Tag: Termination

TPG2022 Chapter IX paragraph 9.97

There can be cases where at arm’s length A and C would be willing to share the indemnification costs. In cases where the benefits arising from the restructuring accrue to another party in the MNE group, then that other party may bear the costs of indemnification, either directly or indirectly ... Read more

TPG2022 Chapter IX paragraph 9.96

There can be situations where C would be willing to pay an up-front fee to obtain the rights to the manufacturing contract from A, e.g. if the present value of the expected profits to be derived from its new manufacturing contract makes it worth the investment for C. In such situations, the payment by C might be organised in a variety of ways, for instance it might be that C would be paying A, or that C would be constructively paying A by meeting A’s indemnification obligation to B. It is also possible that C would pay B, for example, in the circumstances where B had certain rights and C would pay B for the transfer of those rights ... Read more

TPG2022 Chapter IX paragraph 9.95

There can be situations where A would be willing to bear the indemnification costs at arm’s length, for instance because it expects that the termination of its agreement with B will make it possible for it to derive costs savings through its new manufacturing agreement with C, and that the present value of these expected costs savings is greater than the amount of the indemnification ... Read more

TPG2022 Chapter IX paragraph 9.94

Assume a manufacturing contract between two associated enterprises, entity A and entity B, is terminated by A (B being the manufacturer). Assume A decides to use another associated manufacturer, entity C, to continue the manufacturing that was previously performed by B. As noted at paragraph 9.78, there should be no presumption that all contract terminations or substantial renegotiations should give a right to indemnification at arm’s length. Assume that it is determined, based on the guidance in this section, that in the circumstances of the case at arm’s length, B would be in a position to claim an indemnification for the detriment suffered from the termination. The question arises as to which party should ultimately bear the indemnification to be paid to B: A (i.e. the party terminating the contract), C (i.e. the party taking over the manufacturing activity previously performed by B), or another party in the MNE group benefitting from the restructuring. The analysis should start from the ... Read more

TPG2022 Chapter IX paragraph 9.93

The transfer pricing analysis of the arm’s length nature of the conditions of the termination or substantial renegotiation of an agreement should take account of both the perspectives of the transferor and of the transferee. Taking account of the transferee’s perspective is important both to value the amount of an arm’s length indemnification, if any, and to determine what party should bear it. It is not possible to derive a single answer for all cases and the response should be based on an examination of the facts and circumstances of the case, and in particular of the rights and other assets of the parties, of the risks assumed by the parties, of the economic rationale for the termination, of the determination of what party(ies) is (are) expected to benefit from it, and of the options realistically available to the parties. This can be illustrated as follows ... Read more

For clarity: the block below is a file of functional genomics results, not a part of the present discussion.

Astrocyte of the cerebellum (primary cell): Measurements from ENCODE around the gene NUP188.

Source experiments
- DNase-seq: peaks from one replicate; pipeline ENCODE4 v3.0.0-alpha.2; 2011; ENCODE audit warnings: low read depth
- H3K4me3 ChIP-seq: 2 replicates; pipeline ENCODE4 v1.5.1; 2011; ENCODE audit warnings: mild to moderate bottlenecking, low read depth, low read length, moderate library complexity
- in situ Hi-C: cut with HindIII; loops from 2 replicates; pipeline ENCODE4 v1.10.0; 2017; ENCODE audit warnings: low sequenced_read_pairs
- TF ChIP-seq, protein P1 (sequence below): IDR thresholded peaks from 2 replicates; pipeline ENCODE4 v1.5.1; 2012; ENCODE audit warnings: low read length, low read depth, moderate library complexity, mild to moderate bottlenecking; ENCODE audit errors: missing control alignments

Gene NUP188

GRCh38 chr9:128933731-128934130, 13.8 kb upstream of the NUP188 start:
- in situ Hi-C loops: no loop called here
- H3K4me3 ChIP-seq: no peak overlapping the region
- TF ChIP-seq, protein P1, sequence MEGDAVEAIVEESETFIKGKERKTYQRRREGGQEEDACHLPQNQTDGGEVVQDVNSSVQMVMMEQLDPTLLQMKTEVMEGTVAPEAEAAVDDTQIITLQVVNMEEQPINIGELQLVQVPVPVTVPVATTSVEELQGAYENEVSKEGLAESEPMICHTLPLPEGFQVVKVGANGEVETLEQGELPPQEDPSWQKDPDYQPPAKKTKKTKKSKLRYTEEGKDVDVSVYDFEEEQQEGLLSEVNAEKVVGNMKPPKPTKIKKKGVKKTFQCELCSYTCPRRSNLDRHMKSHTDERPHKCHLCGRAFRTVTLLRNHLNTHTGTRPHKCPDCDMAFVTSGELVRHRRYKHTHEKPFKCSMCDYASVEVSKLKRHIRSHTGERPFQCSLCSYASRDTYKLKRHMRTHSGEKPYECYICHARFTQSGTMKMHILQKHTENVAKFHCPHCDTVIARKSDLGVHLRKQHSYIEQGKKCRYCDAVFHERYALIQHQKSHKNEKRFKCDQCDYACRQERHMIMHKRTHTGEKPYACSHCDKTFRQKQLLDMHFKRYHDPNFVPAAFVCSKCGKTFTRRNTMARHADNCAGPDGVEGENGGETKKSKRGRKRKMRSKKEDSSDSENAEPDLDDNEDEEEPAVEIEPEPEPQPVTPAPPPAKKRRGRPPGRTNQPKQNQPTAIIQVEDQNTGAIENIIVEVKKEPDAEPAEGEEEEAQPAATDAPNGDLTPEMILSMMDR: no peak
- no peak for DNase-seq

TPG2022 Chapter IX paragraph 9.92

In the case where the conditions made or imposed between associated enterprises with respect to the termination, non-renewal or substantial renegotiation of their existing arrangements differ from the conditions that would be made between independent enterprises, then any profits that would, but for those conditions, have accrued to one of the enterprises, but, by reason of those conditions, have not so accrued, may be included in the profits of that enterprise and taxed accordingly ... Read more

TPG2022 Chapter IX paragraph 9.91

A similar issue may arise in the case where a party has undertaken development efforts resulting in losses or low returns in the early period and above-normal returns are expected in periods following the termination of the contract. In such a case, it will be necessary to analyse the actual arrangements very carefully to determine whether the party in substance takes a stake in the results of the development efforts or has merely accepted deferred payment terms. In performing the analysis the guidance relating to control over risk in Section D. 1.2.1 of Chapter I will be relevant. If the party does control the risks, it might be expected that the party would seek to protect itself from the risk of non-recovery through penalty or indemnification terms. If the party did not control the risks of non-recovery, then the terms are unlikely to be arm’s length ... Read more

TPG2022 Chapter IX paragraph 9.90